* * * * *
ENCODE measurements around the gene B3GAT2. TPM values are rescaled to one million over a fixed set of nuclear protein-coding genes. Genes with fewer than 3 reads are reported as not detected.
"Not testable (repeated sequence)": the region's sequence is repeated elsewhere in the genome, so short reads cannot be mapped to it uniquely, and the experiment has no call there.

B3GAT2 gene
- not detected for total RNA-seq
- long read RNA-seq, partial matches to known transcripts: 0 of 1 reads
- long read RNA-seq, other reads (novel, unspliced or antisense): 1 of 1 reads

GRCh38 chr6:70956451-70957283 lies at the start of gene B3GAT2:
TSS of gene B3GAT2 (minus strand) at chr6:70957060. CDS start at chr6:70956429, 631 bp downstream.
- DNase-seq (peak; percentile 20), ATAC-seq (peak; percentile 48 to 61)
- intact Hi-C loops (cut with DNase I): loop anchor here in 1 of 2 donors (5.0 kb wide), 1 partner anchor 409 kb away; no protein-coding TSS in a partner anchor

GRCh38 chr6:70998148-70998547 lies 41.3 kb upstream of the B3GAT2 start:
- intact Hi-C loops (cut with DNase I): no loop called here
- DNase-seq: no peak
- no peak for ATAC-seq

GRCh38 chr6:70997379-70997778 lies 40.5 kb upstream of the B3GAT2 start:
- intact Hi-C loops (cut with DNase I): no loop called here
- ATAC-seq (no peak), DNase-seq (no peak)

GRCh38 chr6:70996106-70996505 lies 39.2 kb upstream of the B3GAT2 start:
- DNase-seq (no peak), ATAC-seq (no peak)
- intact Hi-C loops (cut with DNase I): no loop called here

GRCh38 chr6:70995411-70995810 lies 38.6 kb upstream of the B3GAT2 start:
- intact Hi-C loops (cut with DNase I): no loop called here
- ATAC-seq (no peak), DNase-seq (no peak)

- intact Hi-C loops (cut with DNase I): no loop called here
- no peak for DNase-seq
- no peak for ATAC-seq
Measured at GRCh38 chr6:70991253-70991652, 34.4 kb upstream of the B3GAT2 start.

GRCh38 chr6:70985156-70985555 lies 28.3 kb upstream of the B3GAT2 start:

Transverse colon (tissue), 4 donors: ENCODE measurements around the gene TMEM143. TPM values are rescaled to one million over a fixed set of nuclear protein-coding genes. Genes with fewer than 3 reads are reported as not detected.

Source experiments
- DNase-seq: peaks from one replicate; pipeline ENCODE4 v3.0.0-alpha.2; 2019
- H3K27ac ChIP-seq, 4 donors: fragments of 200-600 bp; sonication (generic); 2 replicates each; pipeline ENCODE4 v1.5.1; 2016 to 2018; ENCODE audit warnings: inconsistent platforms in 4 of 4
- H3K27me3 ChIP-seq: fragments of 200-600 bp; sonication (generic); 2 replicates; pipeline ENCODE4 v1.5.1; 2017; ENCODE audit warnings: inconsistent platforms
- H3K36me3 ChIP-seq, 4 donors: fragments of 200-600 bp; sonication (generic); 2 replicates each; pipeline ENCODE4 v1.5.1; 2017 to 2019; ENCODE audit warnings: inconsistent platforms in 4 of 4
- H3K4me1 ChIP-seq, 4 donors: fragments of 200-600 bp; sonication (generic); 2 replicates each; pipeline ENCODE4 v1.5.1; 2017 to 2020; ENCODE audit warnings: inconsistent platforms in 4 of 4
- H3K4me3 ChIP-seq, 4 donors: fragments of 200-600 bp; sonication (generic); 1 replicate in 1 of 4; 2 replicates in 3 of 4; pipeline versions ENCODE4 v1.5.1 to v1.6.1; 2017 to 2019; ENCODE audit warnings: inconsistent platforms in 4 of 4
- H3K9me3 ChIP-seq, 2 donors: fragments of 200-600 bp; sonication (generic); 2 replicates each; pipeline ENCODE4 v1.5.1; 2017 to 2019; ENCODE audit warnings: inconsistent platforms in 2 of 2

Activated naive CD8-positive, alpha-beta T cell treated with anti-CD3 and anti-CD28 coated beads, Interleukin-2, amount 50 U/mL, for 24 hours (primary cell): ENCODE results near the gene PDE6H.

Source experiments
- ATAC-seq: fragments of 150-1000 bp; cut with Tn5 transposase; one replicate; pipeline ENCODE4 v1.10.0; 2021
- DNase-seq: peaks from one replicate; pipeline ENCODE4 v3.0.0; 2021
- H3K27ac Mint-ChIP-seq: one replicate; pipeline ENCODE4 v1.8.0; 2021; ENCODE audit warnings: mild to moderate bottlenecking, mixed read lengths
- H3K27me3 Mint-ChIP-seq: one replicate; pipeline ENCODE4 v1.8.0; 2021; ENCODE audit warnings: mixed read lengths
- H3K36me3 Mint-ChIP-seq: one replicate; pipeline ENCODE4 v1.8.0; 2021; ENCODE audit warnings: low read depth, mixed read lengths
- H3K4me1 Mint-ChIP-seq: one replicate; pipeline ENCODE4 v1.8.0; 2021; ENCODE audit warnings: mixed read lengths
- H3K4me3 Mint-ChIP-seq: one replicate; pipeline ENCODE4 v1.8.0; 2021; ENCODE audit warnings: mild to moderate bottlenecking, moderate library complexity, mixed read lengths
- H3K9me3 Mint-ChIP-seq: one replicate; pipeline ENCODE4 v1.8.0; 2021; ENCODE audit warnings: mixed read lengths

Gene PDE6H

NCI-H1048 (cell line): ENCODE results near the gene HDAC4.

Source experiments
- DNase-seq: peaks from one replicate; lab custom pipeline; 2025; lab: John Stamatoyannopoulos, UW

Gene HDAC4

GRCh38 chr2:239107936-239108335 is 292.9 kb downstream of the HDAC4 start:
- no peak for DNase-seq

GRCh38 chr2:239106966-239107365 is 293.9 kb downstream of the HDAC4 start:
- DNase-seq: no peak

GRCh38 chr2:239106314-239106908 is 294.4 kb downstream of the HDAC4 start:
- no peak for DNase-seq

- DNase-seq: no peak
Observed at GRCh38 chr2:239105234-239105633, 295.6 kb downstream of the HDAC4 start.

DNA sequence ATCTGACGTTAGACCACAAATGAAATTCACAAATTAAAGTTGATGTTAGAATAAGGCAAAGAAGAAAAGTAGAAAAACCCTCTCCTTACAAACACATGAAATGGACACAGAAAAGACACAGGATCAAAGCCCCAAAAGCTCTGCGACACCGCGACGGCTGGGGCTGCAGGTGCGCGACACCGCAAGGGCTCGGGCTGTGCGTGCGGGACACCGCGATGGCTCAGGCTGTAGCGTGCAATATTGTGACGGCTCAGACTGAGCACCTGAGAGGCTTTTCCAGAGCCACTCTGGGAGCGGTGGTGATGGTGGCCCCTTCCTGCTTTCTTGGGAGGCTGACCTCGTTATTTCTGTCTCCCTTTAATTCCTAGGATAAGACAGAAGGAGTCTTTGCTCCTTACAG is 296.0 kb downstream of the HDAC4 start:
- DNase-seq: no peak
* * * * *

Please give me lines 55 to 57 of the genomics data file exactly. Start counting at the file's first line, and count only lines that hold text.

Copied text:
GRCh38 chr2:239106966-239107365 is 293.9 kb downstream of the HDAC4 start:
- DNase-seq: no peak

GRCh38 chr2:239106314-239106908 is 294.4 kb downstream of the HDAC4 start: